82 pp, hb


Much has been written about WG Grace - perhaps more than any other cricketer with the exception of Don Bradman. But while his 19th-century exploits are well documented, less is known about the twilight of his career, and in some ways that is one of the most interesting periods. Such was the draw of the man that after a public spat with Gloucestershire, who he had captained since its formation in 1870, he was able to move to London and help establish a side that within a year had been given first-class status.
Brian Pearce's Cricket At The Crystal Palace helps to fill in the gaps about the brief history of the London County Cricket Club (by 1905 it had lost its first-class status, a victim of financial troubles and poor attendances). But in those five seasons, it was jazz-hat cricket at its best. Led by Grace (he only missed one of their first-class matches), LCCC attracted some of the best players of the era and also took on a quasi-MCC role of nurturing and encouraging the best young cricketers. The club was dominated by the Old Man, and Pearce manages to convey the sense of what it must have been like to play with and under him.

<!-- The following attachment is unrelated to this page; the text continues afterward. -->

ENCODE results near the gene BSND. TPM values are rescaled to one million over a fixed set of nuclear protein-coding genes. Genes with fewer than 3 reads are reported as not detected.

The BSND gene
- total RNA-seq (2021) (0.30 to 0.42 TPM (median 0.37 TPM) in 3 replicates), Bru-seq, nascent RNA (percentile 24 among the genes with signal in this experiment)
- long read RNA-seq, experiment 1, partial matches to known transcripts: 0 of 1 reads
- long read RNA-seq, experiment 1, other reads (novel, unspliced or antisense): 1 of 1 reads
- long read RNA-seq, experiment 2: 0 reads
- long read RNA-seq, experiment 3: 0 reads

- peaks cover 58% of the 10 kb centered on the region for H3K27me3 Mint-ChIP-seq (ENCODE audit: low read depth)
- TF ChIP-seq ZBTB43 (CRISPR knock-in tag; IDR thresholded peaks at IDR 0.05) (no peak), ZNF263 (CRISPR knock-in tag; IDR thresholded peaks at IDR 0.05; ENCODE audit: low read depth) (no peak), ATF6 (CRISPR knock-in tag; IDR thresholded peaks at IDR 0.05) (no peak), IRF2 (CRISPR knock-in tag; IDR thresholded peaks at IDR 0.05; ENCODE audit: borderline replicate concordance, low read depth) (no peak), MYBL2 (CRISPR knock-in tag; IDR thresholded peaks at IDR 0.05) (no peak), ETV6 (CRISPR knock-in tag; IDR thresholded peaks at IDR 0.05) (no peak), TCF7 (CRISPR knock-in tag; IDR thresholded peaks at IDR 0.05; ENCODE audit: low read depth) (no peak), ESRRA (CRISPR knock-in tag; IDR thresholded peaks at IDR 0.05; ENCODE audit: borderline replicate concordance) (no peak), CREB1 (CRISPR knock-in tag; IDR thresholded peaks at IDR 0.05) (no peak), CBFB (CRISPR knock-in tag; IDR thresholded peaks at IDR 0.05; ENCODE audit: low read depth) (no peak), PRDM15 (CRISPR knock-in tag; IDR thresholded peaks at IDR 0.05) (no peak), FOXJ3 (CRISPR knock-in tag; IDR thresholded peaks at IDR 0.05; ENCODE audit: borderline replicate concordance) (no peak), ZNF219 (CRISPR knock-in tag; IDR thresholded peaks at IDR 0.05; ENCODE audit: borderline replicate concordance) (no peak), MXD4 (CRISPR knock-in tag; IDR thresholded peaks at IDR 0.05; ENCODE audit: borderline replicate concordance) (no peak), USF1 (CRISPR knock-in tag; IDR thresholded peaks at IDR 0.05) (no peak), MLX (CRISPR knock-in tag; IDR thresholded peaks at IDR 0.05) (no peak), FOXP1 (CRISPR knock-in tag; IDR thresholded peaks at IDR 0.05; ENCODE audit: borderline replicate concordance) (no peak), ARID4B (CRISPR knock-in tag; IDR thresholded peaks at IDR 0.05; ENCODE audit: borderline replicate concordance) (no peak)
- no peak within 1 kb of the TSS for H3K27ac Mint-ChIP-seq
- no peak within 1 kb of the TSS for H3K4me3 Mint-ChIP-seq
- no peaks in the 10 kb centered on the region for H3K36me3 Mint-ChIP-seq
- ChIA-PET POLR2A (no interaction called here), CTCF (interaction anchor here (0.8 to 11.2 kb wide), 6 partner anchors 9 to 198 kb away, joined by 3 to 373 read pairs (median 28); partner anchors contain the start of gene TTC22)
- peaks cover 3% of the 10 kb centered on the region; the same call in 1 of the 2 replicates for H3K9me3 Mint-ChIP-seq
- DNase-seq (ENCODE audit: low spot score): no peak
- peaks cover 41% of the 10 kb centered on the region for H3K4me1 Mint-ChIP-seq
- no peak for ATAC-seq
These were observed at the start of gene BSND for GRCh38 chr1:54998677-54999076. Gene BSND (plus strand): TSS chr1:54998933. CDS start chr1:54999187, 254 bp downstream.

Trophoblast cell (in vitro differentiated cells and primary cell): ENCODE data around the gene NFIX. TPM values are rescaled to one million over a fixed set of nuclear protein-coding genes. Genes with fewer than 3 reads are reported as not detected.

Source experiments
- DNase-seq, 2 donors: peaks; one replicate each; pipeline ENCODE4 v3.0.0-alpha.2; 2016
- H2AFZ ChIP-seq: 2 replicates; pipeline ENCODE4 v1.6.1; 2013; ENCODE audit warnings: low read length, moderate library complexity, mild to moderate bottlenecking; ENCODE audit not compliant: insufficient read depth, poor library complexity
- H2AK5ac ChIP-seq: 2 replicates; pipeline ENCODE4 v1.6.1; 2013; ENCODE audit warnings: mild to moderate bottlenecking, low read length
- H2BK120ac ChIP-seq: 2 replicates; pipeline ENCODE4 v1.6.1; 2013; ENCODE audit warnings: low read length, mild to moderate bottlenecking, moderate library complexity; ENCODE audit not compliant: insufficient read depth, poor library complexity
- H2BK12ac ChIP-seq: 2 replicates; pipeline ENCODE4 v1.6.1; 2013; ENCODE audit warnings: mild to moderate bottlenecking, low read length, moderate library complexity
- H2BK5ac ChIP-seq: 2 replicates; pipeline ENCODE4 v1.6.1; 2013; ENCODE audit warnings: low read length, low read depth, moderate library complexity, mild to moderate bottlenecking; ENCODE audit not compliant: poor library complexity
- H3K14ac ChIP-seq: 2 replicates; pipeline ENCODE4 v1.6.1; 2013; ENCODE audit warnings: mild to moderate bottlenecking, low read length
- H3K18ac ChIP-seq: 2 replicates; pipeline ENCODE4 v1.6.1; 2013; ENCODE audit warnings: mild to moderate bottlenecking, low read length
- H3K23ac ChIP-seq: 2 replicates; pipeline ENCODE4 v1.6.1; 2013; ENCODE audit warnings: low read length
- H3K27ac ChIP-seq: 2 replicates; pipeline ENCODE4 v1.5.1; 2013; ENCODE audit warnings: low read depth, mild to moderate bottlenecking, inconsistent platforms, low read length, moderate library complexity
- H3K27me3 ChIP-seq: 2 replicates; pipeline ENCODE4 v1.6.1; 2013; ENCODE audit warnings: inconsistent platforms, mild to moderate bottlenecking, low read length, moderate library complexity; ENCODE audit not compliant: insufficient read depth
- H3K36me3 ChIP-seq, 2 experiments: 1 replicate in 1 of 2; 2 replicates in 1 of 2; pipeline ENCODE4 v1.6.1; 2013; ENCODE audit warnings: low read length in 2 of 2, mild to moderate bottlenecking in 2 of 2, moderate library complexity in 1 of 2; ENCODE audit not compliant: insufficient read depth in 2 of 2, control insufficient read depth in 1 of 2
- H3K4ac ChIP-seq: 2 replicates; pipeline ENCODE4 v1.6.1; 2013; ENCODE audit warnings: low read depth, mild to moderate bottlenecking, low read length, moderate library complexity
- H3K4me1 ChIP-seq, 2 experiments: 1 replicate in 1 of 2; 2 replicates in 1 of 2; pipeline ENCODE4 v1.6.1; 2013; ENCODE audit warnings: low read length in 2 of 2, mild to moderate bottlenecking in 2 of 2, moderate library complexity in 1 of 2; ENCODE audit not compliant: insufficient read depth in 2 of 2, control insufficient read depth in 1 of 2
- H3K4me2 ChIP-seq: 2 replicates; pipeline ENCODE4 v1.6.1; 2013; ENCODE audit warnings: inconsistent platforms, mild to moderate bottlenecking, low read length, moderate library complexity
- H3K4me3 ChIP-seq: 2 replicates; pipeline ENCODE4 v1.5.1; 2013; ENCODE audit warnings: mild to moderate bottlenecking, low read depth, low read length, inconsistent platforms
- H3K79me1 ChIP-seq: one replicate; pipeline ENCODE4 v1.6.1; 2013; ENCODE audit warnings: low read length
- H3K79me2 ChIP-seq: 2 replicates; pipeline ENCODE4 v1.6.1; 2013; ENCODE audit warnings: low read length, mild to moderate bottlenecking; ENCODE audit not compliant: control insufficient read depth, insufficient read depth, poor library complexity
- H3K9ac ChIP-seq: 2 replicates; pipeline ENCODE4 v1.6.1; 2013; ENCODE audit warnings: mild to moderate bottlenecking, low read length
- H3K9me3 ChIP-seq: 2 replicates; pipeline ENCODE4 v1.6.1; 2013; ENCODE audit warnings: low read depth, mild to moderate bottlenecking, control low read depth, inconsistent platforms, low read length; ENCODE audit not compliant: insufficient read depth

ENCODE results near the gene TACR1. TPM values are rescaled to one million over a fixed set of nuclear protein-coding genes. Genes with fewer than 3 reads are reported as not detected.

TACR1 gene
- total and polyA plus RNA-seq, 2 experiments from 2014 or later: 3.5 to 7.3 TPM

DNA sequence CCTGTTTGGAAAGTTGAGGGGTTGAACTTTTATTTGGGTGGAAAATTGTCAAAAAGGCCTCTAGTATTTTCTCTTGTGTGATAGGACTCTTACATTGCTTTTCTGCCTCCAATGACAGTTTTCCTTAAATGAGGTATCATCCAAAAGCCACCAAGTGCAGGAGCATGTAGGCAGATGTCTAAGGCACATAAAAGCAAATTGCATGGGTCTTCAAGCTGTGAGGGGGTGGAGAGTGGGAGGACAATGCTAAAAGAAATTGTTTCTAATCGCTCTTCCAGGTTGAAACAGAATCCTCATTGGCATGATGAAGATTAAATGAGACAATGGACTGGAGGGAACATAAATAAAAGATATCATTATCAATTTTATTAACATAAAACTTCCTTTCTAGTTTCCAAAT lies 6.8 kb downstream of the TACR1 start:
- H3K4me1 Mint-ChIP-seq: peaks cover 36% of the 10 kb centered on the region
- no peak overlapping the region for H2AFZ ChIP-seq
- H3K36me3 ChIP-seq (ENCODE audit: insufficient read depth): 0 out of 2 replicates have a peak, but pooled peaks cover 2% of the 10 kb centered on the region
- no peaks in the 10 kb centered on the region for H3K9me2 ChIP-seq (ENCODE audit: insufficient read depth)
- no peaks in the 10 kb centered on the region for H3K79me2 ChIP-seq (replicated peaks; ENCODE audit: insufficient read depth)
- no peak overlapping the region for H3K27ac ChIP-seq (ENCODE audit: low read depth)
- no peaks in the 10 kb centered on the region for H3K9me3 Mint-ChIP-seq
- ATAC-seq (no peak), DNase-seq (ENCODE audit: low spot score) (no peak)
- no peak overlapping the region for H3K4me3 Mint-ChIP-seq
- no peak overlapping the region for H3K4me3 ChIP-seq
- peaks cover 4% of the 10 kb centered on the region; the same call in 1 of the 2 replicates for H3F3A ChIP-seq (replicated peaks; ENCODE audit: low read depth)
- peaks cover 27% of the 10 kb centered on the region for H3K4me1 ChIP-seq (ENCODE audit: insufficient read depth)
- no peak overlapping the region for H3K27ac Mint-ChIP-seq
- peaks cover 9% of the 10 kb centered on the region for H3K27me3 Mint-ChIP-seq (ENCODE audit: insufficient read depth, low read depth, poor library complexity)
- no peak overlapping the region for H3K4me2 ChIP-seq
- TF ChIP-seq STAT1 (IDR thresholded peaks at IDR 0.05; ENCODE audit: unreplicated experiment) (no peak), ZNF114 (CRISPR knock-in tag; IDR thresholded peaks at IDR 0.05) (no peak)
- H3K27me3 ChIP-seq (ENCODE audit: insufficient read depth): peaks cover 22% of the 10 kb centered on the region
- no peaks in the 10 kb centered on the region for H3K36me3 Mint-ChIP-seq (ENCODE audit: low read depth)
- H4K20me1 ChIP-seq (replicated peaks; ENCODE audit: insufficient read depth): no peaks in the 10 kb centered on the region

This book is not just about WG. It gives the story of the Crystal Palace, which dominated the whole enterprise and ultimately led to its demise, and of the LCCC. Pearce injects colour and life into the narrative, and the illustrations are copious and interesting.
This is clearly a labour of love but Pearce has managed to produce a book well worth buying. It's not long - 82 pages in all - and if there is a criticism it is the rather slapdash and poorly formatted statistics. But that is one minor gripe which does not really tarnish the overall product.
To order this book, please send a cheque for £20 (inc p&p) made payable to J. W. McKenzie to the following address: J. W. McKenzie, 12 Stoneleigh Park Road, Ewell, Epsom, Surrey, KT19 0QT

Martin Williamson is managing editor of Cricinfo